Tom

EFLee

  • Guest
Re: John Mason Fowler
« Reply #10 on: November 08, 2012, 05:40:50 PM »
Interesting theory and you are probably correct, however there is at least one alternative explanation.  Luke Wheelock was born in Sutton, MA (a couple of towns south of Worcester) in 1828. The 1850 Worcester Directory lists him as a gunsmith with a place of business at Ware's. Orlando and Joseph Sanger Ware were gunsmiths working in Worcester - Washburn's Industrial Worcester states that they were in business as early as 1825 and that in 1833 Joseph S. Ware was in partnership with John Morse, Jr. on Main Street "where guns, rifles, fowling-pieces, and muskets were made to order." The 1845 Directory places the Wares at 145 Main Street. It is likely that Wheelock learned his trade there. Orlando Ware died of consumption in 1851 and Joseph in 1869. The 1860 Directory lists Luke Wheelock as a gunsmith on Front Street. He would have been 23 at the time of Orlando Ware's death and that may have been the point at which he went into business for himself. His name appears in the June 1863 draft registration records for Worcester, however the 1865 New Haven Directory places him at 36 Dixwell Avenue in that city. This suggests that he moved to New Haven between 1863 and 1865 which is consistent with his purported employment by Christopher Spencer to oversee production of Spencer repeating rifles.

Orlando and Joseph Sanger Ware were brothers, born in Sherborn MA to Alpheus and Polly Ware in 1800 and 1807 respectively. Alpheus Ware's sister Betsey was married to gunsmith John Mason, Junior who was born across the river in Medfield in 1775. Mason died in Shrewsbury (immediately east of Worcester) in 1843 but given the familial, professional, and geographic proximity between all of these people it is likely that there was a high degree of interaction between them.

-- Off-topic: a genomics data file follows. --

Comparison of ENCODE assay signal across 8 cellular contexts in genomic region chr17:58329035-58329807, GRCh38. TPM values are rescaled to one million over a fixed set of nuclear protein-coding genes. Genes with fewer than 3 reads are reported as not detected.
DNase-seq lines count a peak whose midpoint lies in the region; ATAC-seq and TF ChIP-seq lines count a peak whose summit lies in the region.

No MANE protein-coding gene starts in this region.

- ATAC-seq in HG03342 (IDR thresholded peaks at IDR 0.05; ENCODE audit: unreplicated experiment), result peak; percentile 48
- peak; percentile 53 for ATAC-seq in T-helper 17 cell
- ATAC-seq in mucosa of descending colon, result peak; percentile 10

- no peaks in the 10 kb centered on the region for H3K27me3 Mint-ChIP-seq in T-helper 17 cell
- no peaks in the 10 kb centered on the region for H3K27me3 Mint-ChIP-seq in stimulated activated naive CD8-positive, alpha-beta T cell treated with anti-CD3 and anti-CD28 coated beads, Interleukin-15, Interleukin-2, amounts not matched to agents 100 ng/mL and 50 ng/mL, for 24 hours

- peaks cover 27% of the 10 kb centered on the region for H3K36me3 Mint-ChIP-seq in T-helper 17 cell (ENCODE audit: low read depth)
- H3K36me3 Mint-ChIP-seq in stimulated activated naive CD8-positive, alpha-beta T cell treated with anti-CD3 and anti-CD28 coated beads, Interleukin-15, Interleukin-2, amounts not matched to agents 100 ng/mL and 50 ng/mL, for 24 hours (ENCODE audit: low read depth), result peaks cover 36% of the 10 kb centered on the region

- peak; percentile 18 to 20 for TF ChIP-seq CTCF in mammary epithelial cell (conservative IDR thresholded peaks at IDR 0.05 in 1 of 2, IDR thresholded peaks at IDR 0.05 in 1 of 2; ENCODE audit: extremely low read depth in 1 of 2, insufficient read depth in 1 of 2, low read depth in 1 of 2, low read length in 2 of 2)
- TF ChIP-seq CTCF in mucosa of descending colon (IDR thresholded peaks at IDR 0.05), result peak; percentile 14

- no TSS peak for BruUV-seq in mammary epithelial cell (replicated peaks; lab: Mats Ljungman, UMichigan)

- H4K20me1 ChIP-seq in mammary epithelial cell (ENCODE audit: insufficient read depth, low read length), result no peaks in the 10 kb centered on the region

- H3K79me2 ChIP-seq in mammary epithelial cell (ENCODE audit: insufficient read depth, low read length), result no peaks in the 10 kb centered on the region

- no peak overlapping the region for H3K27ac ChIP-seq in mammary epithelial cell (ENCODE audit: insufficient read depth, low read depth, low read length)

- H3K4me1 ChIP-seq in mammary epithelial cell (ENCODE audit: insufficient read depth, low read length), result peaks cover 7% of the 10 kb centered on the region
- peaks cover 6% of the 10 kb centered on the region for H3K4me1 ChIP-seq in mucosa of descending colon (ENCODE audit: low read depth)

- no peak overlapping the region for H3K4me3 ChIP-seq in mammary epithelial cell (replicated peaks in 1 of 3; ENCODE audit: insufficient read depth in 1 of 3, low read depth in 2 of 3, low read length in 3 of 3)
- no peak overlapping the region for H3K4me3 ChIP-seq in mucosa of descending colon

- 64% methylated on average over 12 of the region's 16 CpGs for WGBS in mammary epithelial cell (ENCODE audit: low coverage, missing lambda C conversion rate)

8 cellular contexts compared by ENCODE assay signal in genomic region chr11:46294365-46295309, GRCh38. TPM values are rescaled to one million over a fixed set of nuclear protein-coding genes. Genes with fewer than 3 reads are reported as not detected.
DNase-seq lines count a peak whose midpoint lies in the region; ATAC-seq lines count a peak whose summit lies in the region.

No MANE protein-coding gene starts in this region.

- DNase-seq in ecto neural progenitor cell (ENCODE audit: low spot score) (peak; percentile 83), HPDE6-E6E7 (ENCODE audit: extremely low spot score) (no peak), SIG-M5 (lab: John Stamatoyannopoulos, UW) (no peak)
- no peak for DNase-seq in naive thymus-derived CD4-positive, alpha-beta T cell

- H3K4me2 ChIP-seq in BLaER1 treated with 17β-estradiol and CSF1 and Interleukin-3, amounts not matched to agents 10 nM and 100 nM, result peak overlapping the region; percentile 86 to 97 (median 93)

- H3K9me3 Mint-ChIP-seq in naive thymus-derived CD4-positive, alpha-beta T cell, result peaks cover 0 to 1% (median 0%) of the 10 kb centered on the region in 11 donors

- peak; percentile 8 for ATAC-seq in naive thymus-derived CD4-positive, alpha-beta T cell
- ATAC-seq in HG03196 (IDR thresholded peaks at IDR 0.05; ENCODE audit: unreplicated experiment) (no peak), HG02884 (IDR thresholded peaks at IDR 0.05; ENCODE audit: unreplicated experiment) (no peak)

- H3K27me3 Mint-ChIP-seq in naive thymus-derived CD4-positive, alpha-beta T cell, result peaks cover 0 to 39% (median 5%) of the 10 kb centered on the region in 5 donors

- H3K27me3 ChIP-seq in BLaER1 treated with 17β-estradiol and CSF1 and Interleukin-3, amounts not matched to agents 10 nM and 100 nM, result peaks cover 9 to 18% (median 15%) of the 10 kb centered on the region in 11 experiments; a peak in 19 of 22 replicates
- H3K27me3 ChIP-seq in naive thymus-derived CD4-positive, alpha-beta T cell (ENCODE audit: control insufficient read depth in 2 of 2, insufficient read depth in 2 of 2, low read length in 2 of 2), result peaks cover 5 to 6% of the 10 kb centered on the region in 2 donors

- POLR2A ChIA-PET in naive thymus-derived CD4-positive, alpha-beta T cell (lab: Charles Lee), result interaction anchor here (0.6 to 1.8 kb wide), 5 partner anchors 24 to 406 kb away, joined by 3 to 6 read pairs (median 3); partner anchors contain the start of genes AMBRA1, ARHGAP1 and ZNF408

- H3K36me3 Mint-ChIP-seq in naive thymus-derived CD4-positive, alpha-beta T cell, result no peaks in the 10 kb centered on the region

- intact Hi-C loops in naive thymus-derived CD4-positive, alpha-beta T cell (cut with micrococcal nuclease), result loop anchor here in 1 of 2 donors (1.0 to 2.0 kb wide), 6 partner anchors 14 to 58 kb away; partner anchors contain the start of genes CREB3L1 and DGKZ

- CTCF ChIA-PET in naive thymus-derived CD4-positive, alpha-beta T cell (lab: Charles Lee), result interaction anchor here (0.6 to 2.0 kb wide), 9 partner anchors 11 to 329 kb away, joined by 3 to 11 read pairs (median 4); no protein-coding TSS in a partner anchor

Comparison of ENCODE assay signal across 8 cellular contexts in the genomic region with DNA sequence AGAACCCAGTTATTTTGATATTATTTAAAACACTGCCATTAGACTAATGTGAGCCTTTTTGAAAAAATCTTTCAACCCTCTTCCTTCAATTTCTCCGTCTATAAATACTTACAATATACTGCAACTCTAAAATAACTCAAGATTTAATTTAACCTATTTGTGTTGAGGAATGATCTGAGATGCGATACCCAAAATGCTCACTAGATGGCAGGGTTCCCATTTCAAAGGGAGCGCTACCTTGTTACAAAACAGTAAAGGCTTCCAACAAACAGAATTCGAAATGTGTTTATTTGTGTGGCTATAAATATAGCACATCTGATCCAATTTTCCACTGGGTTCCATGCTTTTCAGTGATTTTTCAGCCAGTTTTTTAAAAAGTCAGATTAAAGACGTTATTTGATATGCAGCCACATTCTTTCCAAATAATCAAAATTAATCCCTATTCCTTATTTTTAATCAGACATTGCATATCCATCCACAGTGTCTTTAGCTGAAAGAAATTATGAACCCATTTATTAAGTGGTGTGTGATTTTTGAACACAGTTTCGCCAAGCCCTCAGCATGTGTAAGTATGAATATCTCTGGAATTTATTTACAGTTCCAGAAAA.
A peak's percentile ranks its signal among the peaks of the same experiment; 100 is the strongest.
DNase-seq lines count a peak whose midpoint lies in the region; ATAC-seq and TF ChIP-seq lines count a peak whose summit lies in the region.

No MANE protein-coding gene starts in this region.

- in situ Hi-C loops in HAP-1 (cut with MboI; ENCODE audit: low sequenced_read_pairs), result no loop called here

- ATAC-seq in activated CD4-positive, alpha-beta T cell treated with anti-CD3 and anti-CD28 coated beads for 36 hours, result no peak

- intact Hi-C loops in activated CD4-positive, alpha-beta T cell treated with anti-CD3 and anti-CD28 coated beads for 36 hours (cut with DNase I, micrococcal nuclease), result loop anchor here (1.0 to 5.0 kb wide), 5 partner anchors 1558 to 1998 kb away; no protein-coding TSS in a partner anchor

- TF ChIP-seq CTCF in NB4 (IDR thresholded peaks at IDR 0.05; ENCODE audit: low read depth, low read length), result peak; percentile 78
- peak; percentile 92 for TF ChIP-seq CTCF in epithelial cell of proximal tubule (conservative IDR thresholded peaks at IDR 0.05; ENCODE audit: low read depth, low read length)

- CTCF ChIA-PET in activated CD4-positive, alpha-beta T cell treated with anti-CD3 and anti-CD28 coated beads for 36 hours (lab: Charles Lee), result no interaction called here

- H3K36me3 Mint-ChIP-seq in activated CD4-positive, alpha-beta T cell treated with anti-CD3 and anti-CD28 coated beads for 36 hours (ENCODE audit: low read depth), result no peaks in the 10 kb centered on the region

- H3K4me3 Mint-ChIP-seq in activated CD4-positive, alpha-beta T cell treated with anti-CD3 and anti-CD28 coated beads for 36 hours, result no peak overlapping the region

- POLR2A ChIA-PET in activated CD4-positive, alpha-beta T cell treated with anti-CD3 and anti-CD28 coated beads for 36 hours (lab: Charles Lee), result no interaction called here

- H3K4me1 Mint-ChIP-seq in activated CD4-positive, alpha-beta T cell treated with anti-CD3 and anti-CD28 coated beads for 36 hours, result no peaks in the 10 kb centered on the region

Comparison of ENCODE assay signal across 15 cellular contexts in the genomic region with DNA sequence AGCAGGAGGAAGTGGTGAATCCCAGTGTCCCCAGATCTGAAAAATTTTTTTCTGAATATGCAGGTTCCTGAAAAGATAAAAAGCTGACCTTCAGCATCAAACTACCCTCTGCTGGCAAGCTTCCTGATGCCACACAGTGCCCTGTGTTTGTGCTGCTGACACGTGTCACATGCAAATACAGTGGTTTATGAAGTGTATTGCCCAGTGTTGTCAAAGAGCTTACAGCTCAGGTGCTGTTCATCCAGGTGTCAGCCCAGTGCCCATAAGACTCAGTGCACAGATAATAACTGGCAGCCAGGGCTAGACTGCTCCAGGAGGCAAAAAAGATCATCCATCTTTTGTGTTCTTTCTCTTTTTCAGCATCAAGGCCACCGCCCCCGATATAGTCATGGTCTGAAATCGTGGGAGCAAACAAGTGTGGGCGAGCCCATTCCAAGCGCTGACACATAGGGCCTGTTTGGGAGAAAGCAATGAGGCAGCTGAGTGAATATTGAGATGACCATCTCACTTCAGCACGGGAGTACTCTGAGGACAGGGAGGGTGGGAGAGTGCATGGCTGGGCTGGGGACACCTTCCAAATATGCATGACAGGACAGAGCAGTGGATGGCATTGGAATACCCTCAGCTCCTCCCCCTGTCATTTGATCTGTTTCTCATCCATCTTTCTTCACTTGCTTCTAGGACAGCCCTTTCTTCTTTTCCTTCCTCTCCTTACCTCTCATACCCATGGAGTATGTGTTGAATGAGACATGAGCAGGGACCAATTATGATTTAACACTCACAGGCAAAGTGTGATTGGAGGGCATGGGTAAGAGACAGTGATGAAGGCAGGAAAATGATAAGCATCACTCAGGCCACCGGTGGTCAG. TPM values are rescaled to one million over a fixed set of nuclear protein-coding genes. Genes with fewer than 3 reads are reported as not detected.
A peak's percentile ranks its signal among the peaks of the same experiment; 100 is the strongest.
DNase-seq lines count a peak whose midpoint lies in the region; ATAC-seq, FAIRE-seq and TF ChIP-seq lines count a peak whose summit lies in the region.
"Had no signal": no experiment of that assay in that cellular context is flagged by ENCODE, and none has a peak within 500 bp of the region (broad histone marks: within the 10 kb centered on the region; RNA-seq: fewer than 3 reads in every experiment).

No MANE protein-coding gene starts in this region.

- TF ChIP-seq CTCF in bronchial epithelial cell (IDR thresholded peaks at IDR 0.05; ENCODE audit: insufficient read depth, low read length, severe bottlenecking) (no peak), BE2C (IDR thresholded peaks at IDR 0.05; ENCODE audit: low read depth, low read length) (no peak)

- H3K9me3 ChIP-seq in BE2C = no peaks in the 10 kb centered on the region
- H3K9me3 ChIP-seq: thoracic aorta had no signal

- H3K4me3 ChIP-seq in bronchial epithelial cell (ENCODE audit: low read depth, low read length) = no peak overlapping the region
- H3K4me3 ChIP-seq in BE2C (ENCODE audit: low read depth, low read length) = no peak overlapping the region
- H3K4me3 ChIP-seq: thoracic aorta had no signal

In summary, the connections between your two guns and their maker or makers run a good deal deeper than you might think.  Are there stylistic similarities between guns made by the Wares and those made by Wheelock or Mason's later work?  It would certainly be interesting to find one or two for comparative study.



« Last Edit: November 08, 2012, 06:00:23 PM by EFLee »

EFLee

  • Guest
Re: John Mason Fowler
« Reply #11 on: November 08, 2012, 06:27:47 PM »
A couple of afterthoughts...

First, Luke Wheelock seems to have had a secondary business as a pump maker. The record of his marriage to Jane Shackley on December 10, 1851 lists his occupation as such, and he is listed as such in the 1854 Worcester Directory. Christopher Spencer's corporate assets were ultimately acquired by Oliver Winchester for whom Wheelock was working in 1870. The 1876 Winchester rifle is based upon a patent granted to Wheelock in 1871 and assigned to Winchester.

Luke Wheelock died on January 13, 1907 at the Worcester Insane Hospital in Worcester, MA. His death record lists his occupation as gunsmith and the cause of death as arterial sclerosis with organic dementia of more than four years duration. He was buried in Millbury, MA on January 17, 1907.